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Central Unified School District: Invest in Kids Map Justification

Invest in Kids Map Justification

Central Unified School District

Communities for a New California Education Fund has brought residents together to inform a map for Central Unified School District. The Invest in Kids Map keeps communities of interest whole, provides a more accurate balance of representation, and ensures the smallest possible percentage of population deviation; all while in line with federal and state laws.  

The Invest in Kids map reflects countless community of interest notes from residents. An outline of specific changes are included below district by district.

The Supreme Court recognizes keeping communities of interest whole as a key part of the map-drawing process and the FAIR MAPS act has established this as a priority in California. A jurisdiction’s communities of interest are its overlapping sets of neighborhoods, networks, and groups that share interests, priorities, views, cultures, histories, languages, and values. There are many elements that can define a community of interest, like: 

  • Racial & ethnic compositions, cultural identities, & language.
  • Schools, housing, & transit. 
  • Income & education levels. 
  • Churches, temples, mosques, homeowner associations, & community centers.

An example of a Community of Interest that we have identified as part of this map creation in Central Unified is Biola. It is a rural community that is overwhelmingly Latino. The families there largely work as Farmworkers. These similarities make Biola a Community of Interest (COI).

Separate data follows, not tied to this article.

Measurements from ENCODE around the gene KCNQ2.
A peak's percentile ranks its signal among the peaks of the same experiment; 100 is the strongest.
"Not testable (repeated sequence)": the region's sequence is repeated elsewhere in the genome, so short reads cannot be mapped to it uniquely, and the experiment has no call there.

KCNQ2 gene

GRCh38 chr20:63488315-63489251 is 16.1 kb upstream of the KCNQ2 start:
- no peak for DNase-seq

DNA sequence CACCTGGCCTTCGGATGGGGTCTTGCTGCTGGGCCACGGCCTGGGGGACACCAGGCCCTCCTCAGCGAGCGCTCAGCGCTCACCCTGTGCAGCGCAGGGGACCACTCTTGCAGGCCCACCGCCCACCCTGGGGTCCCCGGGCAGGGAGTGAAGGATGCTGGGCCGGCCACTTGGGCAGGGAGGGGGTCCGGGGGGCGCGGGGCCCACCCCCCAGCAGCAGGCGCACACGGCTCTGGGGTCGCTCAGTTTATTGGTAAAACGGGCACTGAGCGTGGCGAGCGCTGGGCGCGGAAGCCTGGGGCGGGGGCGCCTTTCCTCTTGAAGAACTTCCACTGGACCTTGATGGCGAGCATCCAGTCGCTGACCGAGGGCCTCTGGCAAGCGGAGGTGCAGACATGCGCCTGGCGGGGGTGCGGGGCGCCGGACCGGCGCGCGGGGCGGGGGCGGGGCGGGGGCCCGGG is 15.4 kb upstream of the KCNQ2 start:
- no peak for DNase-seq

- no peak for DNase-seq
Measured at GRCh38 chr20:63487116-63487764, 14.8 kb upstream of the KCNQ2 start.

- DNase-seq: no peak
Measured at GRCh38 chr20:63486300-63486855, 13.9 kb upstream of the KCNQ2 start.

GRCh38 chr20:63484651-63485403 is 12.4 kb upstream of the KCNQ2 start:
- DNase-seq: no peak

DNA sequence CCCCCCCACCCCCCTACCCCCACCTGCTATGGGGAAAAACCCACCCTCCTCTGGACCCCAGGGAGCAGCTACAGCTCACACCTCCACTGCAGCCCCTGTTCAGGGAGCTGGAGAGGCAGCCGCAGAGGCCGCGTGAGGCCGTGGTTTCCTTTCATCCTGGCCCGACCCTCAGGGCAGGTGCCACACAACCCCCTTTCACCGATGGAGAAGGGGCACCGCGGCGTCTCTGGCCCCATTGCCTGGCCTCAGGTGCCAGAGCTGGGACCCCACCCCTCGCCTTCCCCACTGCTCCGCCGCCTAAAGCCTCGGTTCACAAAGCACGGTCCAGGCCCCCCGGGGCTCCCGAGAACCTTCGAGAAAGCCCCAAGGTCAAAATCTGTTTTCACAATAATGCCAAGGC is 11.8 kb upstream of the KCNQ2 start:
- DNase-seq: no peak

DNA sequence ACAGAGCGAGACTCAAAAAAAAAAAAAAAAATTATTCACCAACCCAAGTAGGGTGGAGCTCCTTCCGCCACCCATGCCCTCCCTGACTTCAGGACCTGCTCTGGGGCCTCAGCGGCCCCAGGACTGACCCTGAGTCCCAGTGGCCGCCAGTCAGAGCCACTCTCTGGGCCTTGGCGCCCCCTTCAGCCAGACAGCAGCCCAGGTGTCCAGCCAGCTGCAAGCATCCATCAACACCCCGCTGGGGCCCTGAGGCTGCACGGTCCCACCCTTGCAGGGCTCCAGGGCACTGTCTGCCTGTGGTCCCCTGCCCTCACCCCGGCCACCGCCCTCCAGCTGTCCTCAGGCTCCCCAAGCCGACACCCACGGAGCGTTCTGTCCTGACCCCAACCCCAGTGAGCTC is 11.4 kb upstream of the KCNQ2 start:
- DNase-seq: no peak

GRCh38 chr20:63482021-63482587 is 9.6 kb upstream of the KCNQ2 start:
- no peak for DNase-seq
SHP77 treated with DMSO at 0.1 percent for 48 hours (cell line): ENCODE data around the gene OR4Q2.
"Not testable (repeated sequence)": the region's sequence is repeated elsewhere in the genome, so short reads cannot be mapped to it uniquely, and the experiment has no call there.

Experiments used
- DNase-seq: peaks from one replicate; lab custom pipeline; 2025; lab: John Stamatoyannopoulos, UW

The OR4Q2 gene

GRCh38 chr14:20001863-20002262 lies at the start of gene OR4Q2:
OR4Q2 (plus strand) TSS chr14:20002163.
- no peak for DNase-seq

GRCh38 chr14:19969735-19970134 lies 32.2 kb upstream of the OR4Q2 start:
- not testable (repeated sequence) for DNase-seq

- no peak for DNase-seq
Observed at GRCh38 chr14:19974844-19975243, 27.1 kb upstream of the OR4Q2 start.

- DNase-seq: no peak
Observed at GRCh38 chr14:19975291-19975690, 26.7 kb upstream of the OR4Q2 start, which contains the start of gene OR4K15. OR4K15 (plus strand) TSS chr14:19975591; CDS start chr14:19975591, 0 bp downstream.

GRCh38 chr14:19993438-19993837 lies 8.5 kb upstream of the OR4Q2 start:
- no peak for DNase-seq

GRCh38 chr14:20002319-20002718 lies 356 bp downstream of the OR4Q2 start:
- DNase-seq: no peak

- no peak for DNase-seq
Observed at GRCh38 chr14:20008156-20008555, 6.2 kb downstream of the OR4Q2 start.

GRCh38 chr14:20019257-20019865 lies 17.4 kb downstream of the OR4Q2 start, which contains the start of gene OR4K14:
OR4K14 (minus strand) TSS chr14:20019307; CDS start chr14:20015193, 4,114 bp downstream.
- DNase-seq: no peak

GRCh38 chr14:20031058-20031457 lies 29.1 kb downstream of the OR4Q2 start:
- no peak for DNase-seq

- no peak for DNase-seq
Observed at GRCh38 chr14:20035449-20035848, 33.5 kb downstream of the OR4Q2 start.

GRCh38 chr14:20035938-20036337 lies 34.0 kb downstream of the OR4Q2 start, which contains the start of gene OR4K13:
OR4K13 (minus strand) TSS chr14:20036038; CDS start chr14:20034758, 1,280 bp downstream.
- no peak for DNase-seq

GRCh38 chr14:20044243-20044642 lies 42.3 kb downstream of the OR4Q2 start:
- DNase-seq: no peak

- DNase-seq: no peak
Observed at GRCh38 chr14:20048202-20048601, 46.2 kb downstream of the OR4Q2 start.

As you read through the document you will find more specifics on how each Trustee Area was grouped neighborhood by neighborhood.


Trustee Area 1

Grantland Ave, Corridor District

District 1 areas include:


  • Island Water Park
  • West of Hayes Ave
  • North of Olive Ave
  • East of Grantland Ave
  • Harvest Elementary
  • Glacier Point Middle School
  • Justin Garza High School


The Grantland Avenue. Corridor District predominantly consists of newer neighborhoods with many things in common. Though it has the lowest Black CVAP, neighborhoods are still very diverse as the makeup consists of many Latino, South Asian, Southeast Asian, and White families. Many of the people living in these homes are multi-generational families. The incomes are mixed, however, the neighborhoods feel diversely similar as you travel through this district.

This Trustee Area has the highest Asian CVAP.


  • Total POC: 68.5%
    • Latino: 43.8%
    • Asian: 20.6%
    • Black: 2.9% 
  • White: 31.5%


Trustee Area 2

New Fig Garden 

District 2 areas include:


  • New Fig Garden
  • West of 99
  • River Bluff Elementary,
  • Saroyan Elementary
  • Rio Vista Middle School
  • Marketplace at El Paseo
  • Save-Mart / GB3 Shopping Center


The New Fig Garden Trustee Area is mostly kept together by Herndon Avenue, Freeway 99, and Cornelia Avenue. This ends up keeping the New Fig Garden area whole. To balance the population, this Trustee Area also takes in the neighborhood between Grantland Avenue, Bullard Avenue, and Highway 99. It keeps this neighborhood whole. This district is very diverse making up a total of 61.4% Person of Color Citizen Voting Age Population (CVAP).


  • Total POC: 61.4%
    • Latino: 38.4%, 
    • Asian: 12.7%, 
    • Black: 7.6%, 
  • White: 38.6%


Trustee Area 3

Northern Trustee Area

District 3 areas include:


  • Herndon/Milburn
  • Riverside Golf Course
  • Bluff Pointe Golf Course
  • Liddell Elementary
  • Herndon-Barstow Elementary


The Northern Trustee Area encompasses everything within the district bordering the San Joaquin River. It keeps whole the neighborhoods north of Herndon, east of Freeway 99, west of Blythe, and south of the river. The western end of the district ends at the intersection of Shaw Avenue and Sycamore Avenue. Shaw Avenue is the southernmost point of the district. It does, however, use Garfield Avenue and Grantland Avenue minimally as a boundary. It had to absorb parts of the neighborhood on Bullard Avenue and Garfield Avenue to balance out the population deviation of the entire map. Though it's the least diverse Trustee Area in this map, it has a Person of Color CVAP majority at 55.5%. The White population has its highest percentage at 44.5%.